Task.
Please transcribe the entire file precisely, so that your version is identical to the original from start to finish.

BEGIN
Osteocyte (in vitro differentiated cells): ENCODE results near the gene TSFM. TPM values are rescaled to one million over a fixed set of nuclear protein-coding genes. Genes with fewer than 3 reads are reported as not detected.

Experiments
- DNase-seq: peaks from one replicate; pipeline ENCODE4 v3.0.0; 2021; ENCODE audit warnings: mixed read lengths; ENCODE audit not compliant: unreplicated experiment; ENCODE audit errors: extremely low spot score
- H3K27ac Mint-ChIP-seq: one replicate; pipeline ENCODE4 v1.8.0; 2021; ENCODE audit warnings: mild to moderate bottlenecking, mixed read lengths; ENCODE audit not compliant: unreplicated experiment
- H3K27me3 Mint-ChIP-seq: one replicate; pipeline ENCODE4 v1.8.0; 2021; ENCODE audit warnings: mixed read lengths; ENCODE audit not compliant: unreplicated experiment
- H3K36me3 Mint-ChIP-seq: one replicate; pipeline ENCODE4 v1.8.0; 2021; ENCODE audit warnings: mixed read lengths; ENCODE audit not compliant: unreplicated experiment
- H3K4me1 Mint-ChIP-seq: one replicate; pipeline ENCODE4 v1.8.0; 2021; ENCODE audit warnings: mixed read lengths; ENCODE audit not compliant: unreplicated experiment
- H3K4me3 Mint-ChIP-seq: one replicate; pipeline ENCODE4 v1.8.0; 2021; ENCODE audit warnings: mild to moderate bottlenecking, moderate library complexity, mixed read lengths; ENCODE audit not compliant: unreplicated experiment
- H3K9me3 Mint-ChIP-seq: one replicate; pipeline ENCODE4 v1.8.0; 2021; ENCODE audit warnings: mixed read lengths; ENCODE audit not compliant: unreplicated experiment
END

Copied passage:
Osteocyte (in vitro differentiated cells): ENCODE results near the gene TSFM. TPM values are rescaled to one million over a fixed set of nuclear protein-coding genes. Genes with fewer than 3 reads are reported as not detected.

Experiments
- DNase-seq: peaks from one replicate; pipeline ENCODE4 v3.0.0; 2021; ENCODE audit warnings: mixed read lengths; ENCODE audit not compliant: unreplicated experiment; ENCODE audit errors: extremely low spot score
- H3K27ac Mint-ChIP-seq: one replicate; pipeline ENCODE4 v1.8.0; 2021; ENCODE audit warnings: mild to moderate bottlenecking, mixed read lengths; ENCODE audit not compliant: unreplicated experiment
- H3K27me3 Mint-ChIP-seq: one replicate; pipeline ENCODE4 v1.8.0; 2021; ENCODE audit warnings: mixed read lengths; ENCODE audit not compliant: unreplicated experiment
- H3K36me3 Mint-ChIP-seq: one replicate; pipeline ENCODE4 v1.8.0; 2021; ENCODE audit warnings: mixed read lengths; ENCODE audit not compliant: unreplicated experiment
- H3K4me1 Mint-ChIP-seq: one replicate; pipeline ENCODE4 v1.8.0; 2021; ENCODE audit warnings: mixed read lengths; ENCODE audit not compliant: unreplicated experiment
- H3K4me3 Mint-ChIP-seq: one replicate; pipeline ENCODE4 v1.8.0; 2021; ENCODE audit warnings: mild to moderate bottlenecking, moderate library complexity, mixed read lengths; ENCODE audit not compliant: unreplicated experiment
- H3K9me3 Mint-ChIP-seq: one replicate; pipeline ENCODE4 v1.8.0; 2021; ENCODE audit warnings: mixed read lengths; ENCODE audit not compliant: unreplicated experiment